Nina Molloy

Nina Molloy (b. 09/09/99 Bangkok, Thailand) is a painter based in New York, NY. Nina received her BFA from the New York University in 2022. Molloy’s work has been shown at Jeffrey Deitch Gallery, Los Angeles, CA; Micki Meng, San Francisco, CA and more.
January 30, 2023
Tell us about your practice.
I am following some kind of compulsion to paint spaces, things, and figures that feel carved out and hollow. The techniques applied to get there are more spontaneous than systematic. I try to be thoroughly inventive in every part of the process. For instance, how I prepare the surface of the piece is effectively the armature upon which I respond and build the painting. The narrative comes not only from imagery but from the particular formal and sensuous qualities that paint — existing as material and illusion — can exude. Painting for me somehow engenders the receptivity necessary to see things in themselves.
Your approach towards objects, matters, and materials, whether they are the ones you depict in your paintings or your craft approach towards rendering them, is quite special. Can you tell us about how you approach objects, matters, and materials?
An important thing for me is for me to be receptive to the material — to what’s actually in front of me instead of imposing my will. Sometimes these are things I encounter that move me and I want to experience them in my body and in my hands, and painting allows me to do that. Other times the things fascinate me as indications of human activity and the very human meanings, habits, and projections that can determine how they are received. I’m not sure those two are even separable but wherever it comes from, once I start drawing I try my best to rid my head of ideas and just follow the paint.
The late painter, Wolf Kahn, talks about how it is extremely difficult to listen to yourself when you are painting — most of the time you probably have other’s voices in mind. And when you are finally listening to yourself you are actually listening to the paint.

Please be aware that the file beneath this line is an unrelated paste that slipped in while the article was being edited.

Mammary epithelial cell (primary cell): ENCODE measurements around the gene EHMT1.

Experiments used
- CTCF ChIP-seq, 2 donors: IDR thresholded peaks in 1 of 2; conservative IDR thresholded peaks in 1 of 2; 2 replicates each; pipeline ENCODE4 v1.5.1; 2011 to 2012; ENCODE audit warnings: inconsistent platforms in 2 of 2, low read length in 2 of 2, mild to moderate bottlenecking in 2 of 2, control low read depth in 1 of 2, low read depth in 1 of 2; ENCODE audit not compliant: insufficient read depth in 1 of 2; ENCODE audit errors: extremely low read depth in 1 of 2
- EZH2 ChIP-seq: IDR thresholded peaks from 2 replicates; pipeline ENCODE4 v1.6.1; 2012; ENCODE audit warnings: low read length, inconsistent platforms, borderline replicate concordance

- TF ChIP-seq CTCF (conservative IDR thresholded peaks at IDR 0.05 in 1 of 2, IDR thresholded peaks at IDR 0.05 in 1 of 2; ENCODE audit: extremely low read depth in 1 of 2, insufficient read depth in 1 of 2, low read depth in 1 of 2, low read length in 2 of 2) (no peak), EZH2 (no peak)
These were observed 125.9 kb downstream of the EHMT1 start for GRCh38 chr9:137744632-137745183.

The scenarios that you portray in your paintings are steeped in Thai spirituality, animism, and folklore. Can you tell us about how you approach the narratives in your paintings?
When I was making some of the paintings in Bangkok I was looking specifically at the theatre and set design, the structures on which landscape painting was predicated. I think that my appreciation of natural landscapes came from being quarantined and spending a lot of time in the garden, painting them from observation. Many things became apparent to me in that garden, and I began to see for myself the meaning of the Thai spirit houses (which funnily enough shares many affinities with set design) and how it is a different way of relating to the landscape than I had known before. I grew up submerged in Thai spirituality, animism, and folklore but did not understand it until I could come to it for myself in painting.
The first large paintings I did there took the San Phra Phum (Thai spirit house) as its conceptual and formal armature and went on from there. Sometimes the things have personal significance but that doesn’t really matter so much. The painting, like a spirit house, is an enclosure that holds the things and figures within its frame, but also produces them. I was moved by some impact of the world and in turn, the world I see and produce has evolved.
Who are the figures that you portray in your paintings?
Most of the time it’s my family because they’re the most willing.
What has been inspiring you lately?
My dad has been woodworking for two years now, following my grandfather. It’s fascinating how working with your hands builds sensitivity to the wood — in a way that reliance on technology dispels. It seems to be the case in any industry that engages with craft, instrument, or sport enhances your sensitivity to the material to the point that you disappear into it. The skills my dad has developed in his hands for distinguishing the different characteristics of wood are invaluable because, as he sees it, it brings about a certain sense of reverence for something beyond yourself. I find the enhanced sensitivity that anyone who excels in their industry has to their craft to be infinitely inspiring because of how close it brings us to something sacred.
What’s next for you?
My first solo show with Micki Meng opens February 20, 2023 – March 17, 2023, at Four One Nine in San Francisco.

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